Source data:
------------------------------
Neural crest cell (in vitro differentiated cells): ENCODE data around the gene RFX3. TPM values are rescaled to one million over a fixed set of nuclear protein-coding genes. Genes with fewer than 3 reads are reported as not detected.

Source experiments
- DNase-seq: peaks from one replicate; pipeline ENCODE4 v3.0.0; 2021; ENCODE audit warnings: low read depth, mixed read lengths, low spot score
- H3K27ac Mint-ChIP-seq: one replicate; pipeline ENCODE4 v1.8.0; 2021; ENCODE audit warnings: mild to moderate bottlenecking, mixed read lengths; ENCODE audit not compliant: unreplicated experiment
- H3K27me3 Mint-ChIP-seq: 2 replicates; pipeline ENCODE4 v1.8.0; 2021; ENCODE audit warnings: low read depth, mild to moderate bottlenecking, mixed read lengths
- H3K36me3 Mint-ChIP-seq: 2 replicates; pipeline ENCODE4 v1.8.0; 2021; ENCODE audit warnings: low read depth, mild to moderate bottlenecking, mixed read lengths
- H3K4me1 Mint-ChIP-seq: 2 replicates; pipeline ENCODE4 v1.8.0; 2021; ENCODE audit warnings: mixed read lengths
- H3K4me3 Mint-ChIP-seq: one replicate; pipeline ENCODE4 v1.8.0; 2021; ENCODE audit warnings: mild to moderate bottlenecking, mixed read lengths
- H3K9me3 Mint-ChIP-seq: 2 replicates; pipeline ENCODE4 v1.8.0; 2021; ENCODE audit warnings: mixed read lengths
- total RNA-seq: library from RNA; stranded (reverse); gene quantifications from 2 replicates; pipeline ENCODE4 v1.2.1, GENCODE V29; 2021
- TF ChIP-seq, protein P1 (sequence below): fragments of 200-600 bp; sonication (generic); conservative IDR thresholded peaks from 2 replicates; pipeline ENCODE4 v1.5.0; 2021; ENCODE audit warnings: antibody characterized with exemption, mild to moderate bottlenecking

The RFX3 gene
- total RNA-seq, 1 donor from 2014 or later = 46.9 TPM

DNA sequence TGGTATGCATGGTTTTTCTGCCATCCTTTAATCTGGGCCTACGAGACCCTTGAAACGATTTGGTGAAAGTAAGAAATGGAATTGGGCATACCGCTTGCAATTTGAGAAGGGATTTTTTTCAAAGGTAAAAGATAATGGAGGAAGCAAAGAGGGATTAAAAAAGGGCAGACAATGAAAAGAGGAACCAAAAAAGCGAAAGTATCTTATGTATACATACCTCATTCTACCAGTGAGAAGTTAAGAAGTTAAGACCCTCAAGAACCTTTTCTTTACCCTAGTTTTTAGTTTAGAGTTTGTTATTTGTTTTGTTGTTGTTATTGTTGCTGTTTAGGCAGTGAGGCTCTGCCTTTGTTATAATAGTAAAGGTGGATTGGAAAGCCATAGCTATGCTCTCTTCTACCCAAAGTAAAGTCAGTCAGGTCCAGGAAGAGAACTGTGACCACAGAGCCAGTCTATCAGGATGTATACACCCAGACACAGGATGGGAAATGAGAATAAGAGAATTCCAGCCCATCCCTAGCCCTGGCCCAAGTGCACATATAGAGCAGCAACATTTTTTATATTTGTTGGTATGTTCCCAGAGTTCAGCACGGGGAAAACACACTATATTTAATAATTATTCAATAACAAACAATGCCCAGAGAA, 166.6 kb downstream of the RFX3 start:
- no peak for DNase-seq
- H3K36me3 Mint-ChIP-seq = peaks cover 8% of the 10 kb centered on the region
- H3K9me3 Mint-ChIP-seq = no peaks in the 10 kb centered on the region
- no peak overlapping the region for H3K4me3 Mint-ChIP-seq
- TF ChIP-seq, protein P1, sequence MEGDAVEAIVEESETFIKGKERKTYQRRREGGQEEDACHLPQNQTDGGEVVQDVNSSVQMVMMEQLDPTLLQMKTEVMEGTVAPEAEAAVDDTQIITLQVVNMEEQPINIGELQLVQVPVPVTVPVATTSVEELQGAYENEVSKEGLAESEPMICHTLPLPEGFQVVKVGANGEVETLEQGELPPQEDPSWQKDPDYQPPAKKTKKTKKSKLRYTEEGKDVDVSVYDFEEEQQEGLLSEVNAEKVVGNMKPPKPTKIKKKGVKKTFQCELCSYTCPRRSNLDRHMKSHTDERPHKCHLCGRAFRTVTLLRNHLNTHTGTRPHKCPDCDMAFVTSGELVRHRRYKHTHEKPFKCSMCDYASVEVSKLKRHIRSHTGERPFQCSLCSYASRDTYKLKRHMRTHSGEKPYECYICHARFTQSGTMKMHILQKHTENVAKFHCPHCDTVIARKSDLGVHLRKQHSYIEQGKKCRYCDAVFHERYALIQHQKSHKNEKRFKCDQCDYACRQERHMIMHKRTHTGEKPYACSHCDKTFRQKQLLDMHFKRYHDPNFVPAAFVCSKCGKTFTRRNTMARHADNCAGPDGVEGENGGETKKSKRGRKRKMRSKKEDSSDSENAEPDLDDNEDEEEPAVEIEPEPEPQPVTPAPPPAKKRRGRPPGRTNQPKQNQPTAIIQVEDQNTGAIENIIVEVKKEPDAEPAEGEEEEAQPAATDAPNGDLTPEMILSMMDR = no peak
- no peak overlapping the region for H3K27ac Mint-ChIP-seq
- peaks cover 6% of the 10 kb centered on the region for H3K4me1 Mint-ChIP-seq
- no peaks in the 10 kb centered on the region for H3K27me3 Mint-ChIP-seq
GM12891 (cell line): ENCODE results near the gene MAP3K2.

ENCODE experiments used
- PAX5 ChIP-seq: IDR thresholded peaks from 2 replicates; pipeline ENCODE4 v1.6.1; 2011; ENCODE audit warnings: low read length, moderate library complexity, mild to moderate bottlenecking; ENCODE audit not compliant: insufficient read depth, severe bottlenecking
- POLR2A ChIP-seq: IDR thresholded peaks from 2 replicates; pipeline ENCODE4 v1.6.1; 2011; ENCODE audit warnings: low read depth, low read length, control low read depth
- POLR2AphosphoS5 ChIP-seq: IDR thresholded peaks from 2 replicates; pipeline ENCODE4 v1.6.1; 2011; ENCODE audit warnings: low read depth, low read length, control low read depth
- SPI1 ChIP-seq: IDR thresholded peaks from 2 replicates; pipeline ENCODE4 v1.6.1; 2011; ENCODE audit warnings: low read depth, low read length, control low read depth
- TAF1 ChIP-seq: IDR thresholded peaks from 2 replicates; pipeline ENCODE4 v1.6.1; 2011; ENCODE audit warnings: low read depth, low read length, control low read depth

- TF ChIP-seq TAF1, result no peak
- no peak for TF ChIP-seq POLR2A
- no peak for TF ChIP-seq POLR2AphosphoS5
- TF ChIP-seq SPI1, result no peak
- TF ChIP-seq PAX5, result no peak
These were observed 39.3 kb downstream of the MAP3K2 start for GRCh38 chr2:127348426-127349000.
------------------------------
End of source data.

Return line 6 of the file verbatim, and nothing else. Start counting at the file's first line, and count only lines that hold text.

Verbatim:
- H3K36me3 Mint-ChIP-seq: 2 replicates; pipeline ENCODE4 v1.8.0; 2021; ENCODE audit warnings: low read depth, mild to moderate bottlenecking, mixed read lengths